There was a day when finding the best talent meant hiring an executive recruiter or posting to a job board. Thank the Lord that those days may soon be gone.
Here’s a growingly anachronistic process for you. Executive recruiters trying to maintain massive databases on talent…much of it out of date…and scanning about for names that may fit a tight job spec. It’s a process that can take months, and cost you tens if not hundreds of thousands of dollars. In this desperate quest to fill a position, executive recruiters can do things that can damage your company brand.
They call people to source candidates hoping that referrals will help find the needle in the haystack. Inefficient but nothing wrong here. But what happens if you yourself get asked to interview for a role, and take the time to investigate. Let’s say you take a few meetings, do all the prep work, go to the interviews, and nail them. More often that not, unless you are that needle in the haystack, the recruiter goes radio silent on you. You did not make the cut for whatever reason, but you hear nothing for weeks and no one returns your calls. Candidates are left angry and frustrated, and rightly so. Months later, you get a friendly voice on the line asking you for referrals.
Sadly this scenario plays out far too often. It’s a one way street…a “what can you do for me, and I owe you not the smallest courtesy” when you are no longer a money maker for me. This damages not only the recruiter’s reputation, but potentially the brands of the hiring companies. As I said, there are exceptions to this but not many. And it is sad that too many people are afraid to call out a recruiter for lack of courtesy, lest they get a bad reputation for speaking the truth.
Thank the lord for a new day and a new way. With the advent of social networking, a great company named LinkedIn is changing the game in professional recruiting in very profound ways. Now a hiring company can have access to a global pool and very rich interactive database of potential candidates, active and passive jobs searchers, who fit a job spec to a tee. They can see their connections. They can get references and referrals with relative ease to get to a short list fairly quickly, using analytics and matching algorythms. They can automate the process of managing job searches from sourcing to attracting (through employer branding tools) to nurturing and closing much like a sales process…all done with an eye towards enhancing the company brand and reputation. They can make everyone in their company serve as a recruiting partner by making job openings visible to all to recommend to their networks. And they can do it all for pennies on the dollar vs. traditional exec recruiting models.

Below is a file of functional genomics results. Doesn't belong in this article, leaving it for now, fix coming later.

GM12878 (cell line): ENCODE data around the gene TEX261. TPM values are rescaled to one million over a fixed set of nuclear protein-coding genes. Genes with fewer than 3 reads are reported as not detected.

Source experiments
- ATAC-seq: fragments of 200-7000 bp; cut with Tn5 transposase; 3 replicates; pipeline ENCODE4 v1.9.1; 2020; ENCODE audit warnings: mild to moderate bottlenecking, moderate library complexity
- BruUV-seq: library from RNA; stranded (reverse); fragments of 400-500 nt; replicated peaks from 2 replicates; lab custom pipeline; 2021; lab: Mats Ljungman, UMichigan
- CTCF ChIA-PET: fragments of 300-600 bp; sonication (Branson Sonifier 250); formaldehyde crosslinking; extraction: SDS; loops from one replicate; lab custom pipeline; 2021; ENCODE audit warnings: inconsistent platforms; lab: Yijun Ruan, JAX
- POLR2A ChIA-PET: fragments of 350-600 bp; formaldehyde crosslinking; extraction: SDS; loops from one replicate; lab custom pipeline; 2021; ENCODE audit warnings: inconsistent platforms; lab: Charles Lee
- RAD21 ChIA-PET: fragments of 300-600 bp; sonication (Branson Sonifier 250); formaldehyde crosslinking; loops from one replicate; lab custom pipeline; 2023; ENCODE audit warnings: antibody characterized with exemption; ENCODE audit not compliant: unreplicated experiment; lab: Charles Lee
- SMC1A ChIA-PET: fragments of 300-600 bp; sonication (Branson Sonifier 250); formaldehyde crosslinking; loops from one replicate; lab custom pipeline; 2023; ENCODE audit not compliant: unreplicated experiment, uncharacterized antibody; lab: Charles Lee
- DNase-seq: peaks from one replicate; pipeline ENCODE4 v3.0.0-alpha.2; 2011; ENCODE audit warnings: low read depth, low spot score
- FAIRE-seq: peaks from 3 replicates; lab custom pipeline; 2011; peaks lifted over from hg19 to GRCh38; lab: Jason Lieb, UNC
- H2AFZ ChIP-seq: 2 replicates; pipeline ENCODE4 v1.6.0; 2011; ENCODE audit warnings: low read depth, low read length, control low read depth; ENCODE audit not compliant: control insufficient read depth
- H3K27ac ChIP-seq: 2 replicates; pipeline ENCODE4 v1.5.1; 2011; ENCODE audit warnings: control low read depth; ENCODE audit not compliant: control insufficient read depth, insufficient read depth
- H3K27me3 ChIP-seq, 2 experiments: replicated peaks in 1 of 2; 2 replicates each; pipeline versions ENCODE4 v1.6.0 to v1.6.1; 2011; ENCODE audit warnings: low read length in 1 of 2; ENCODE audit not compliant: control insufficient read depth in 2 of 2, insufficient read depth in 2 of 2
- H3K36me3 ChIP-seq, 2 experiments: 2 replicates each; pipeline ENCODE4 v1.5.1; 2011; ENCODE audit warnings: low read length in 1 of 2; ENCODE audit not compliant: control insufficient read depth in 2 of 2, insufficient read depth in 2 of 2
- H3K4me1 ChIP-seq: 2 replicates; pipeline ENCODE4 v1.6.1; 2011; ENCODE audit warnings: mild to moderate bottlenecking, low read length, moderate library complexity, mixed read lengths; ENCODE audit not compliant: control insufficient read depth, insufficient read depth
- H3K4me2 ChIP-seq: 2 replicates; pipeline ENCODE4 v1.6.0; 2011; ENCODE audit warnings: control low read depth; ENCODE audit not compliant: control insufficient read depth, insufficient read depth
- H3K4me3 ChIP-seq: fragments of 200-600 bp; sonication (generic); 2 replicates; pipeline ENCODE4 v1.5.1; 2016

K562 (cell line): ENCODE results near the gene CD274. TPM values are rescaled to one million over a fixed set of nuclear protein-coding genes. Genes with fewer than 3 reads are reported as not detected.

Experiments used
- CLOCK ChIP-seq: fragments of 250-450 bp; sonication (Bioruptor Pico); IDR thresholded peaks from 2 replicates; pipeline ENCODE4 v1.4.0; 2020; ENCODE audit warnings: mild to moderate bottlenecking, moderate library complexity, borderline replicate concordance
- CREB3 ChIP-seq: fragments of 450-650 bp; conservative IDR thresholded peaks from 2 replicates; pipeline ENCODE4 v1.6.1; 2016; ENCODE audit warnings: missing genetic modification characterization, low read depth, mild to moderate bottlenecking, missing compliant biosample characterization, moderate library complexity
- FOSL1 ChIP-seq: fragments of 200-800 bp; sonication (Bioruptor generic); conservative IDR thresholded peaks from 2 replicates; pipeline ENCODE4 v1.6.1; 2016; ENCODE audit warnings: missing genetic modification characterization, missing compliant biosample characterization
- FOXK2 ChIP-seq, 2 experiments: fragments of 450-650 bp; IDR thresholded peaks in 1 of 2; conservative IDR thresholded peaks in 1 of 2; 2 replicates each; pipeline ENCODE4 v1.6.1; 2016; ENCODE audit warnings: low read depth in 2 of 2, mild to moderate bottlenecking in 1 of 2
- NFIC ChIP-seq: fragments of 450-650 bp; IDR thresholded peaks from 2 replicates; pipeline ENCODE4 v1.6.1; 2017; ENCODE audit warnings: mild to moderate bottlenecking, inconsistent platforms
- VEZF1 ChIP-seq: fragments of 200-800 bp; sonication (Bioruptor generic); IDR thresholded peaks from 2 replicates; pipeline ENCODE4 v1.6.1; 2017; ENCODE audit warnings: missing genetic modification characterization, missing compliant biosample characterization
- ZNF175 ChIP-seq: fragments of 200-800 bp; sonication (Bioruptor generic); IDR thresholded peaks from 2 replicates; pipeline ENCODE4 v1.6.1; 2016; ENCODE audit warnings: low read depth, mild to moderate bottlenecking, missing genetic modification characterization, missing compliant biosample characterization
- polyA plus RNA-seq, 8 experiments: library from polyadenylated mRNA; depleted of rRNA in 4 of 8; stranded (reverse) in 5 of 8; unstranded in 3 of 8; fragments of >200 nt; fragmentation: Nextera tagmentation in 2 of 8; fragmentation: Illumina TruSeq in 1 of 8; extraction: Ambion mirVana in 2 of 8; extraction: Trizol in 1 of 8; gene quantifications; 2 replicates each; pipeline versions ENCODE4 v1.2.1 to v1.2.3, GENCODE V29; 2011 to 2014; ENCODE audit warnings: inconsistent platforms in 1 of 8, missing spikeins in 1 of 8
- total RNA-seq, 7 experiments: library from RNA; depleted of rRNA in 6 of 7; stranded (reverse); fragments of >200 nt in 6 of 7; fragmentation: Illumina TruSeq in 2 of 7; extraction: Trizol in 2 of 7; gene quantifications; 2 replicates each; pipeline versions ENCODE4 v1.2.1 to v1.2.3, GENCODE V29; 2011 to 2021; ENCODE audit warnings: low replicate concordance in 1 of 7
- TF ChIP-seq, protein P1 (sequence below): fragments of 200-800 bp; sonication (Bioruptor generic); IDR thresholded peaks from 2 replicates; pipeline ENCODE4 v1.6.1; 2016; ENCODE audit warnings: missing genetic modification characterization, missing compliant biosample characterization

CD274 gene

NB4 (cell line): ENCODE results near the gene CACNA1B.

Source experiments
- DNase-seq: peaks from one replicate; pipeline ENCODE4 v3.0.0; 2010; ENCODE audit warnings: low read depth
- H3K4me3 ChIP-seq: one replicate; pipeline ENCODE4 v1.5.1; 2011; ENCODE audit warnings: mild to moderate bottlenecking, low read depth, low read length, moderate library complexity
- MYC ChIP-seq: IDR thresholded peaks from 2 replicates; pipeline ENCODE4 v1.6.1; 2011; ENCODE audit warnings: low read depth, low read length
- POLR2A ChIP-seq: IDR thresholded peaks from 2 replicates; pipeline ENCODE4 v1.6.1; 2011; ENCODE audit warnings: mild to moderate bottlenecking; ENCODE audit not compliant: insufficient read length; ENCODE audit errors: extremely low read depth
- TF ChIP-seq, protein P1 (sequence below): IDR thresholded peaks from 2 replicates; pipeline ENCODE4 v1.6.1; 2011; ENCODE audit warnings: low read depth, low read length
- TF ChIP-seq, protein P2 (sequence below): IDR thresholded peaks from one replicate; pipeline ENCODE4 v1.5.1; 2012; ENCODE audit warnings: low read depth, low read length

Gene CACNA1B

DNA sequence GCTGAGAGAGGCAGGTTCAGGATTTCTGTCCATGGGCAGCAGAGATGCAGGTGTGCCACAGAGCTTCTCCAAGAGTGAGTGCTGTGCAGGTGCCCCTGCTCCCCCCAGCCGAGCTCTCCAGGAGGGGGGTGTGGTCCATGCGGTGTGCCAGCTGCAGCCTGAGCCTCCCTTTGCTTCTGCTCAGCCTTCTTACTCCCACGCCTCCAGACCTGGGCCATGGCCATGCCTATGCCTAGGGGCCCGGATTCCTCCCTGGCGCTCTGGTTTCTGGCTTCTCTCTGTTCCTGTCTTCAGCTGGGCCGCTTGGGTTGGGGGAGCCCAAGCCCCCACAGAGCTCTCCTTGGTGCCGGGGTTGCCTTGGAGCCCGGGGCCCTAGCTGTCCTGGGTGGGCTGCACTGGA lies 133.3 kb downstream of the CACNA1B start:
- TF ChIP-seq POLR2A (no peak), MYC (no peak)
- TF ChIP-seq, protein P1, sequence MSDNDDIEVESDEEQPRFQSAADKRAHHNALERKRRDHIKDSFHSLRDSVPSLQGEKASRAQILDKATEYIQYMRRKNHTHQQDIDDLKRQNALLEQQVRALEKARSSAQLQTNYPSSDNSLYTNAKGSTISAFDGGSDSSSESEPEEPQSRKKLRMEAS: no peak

Job boards remain another popular option but these usually only tap active job seekers. What if you want to hire Google engineers with specific backgrounds, experiences, interests, and skill sets. Easy on LinkedIn. Cumbersome otherwise. Why market to an audience of thousands when you can seek to attract audiences of one…tapping into both active and passive candidates.
When we move from systems of transaction to systems of engagement, the search for the best talent that will fit your culture, define your competitive edge, and ensure your future success becomes far easier and more efficient. Exec recruiters, again with some notable exceptions, are transactional people. Job boards are transactional. Internal recruiters use them to find names, get resumes, qualify them by phone, serve them up to the hiring managers who then get frustrated with poor fit alternatives, and the loop recycles.
Talent acquisition is a human business to be sure, but the traditional models are not terribly human. Enter systems of engagement fueled by technology to improve upon and humanize the process through the new world of social recruiting. Enter companies like LinkedIn.
The game is changing in profound ways for the recruiting managers and talent acquisition execs who seek to become business partners with hiring managers. Rather than have the exec recruiter own the business relationship, it is now possible for HR to step up to the role they’ve always aspired to.
The executive recruiter job will shift to sourcing the very top people within a narrowly defined universe…C-level execs in targeted fields and industries. It will continue to shrink, with hopeful the best and most ethical surviving. Hallelujah.
But outside major enterprise C-level hires, there is a paradigm shift afoot. Pay attention. You’ll get the best people, who fit your culture, who are recommended from people you respect inside and outside your company, who are receptive to your complimentary overtures, and who can make the impact you need.
LinkedIn get it. Facebook is looking into it. Others are sure to join in. The paradigm shift is here.